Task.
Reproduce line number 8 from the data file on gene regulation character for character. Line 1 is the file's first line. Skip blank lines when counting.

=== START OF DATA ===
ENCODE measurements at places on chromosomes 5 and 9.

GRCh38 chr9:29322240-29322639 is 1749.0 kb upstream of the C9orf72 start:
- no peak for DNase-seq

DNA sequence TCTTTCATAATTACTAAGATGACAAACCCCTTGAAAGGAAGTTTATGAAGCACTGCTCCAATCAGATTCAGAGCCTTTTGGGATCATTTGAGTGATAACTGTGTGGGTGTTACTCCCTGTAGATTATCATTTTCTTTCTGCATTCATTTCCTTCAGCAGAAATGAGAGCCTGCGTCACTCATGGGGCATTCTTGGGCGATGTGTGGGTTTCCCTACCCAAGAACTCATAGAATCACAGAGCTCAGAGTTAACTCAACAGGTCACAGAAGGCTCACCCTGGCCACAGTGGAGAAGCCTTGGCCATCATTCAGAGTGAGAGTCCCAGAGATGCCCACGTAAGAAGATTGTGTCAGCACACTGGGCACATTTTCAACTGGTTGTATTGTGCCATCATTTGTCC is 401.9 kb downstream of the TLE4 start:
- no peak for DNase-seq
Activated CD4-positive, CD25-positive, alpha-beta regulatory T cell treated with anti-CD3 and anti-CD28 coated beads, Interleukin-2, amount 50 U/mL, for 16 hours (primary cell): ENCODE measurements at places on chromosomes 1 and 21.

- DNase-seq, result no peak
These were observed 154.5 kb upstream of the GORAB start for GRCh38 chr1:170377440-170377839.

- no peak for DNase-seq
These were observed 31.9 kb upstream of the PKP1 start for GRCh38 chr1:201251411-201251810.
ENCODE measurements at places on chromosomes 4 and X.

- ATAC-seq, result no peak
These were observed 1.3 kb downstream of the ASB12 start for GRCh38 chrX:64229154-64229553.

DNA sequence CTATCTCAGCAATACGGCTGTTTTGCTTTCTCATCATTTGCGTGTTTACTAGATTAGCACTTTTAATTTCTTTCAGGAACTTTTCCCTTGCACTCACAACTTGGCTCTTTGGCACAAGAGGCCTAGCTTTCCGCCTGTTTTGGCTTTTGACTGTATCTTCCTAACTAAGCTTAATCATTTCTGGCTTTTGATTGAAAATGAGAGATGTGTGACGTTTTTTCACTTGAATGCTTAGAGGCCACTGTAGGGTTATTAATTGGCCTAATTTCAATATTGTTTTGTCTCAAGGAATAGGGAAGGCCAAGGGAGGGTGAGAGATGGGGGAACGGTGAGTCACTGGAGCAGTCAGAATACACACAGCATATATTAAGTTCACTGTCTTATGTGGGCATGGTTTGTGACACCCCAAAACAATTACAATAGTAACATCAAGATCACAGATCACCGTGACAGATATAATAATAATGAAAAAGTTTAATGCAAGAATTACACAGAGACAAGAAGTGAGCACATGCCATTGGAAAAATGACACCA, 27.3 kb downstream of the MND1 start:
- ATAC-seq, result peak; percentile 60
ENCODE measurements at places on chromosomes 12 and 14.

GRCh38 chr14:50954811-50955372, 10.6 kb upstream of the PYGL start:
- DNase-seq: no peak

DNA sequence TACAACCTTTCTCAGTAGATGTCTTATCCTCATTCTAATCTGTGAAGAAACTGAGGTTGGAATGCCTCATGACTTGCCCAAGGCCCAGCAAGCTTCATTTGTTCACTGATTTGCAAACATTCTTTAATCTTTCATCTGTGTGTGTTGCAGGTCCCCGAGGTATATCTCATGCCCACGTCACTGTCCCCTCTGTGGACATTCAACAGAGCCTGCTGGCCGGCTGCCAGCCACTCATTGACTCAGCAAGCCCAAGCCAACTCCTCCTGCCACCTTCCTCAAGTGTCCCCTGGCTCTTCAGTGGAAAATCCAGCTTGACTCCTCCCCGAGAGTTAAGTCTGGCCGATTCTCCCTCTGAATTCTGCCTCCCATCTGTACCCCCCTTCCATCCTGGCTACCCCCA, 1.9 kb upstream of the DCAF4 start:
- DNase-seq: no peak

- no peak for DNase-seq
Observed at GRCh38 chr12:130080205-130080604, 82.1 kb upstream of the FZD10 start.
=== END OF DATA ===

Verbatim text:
These were observed 154.5 kb upstream of the GORAB start for GRCh38 chr1:170377440-170377839.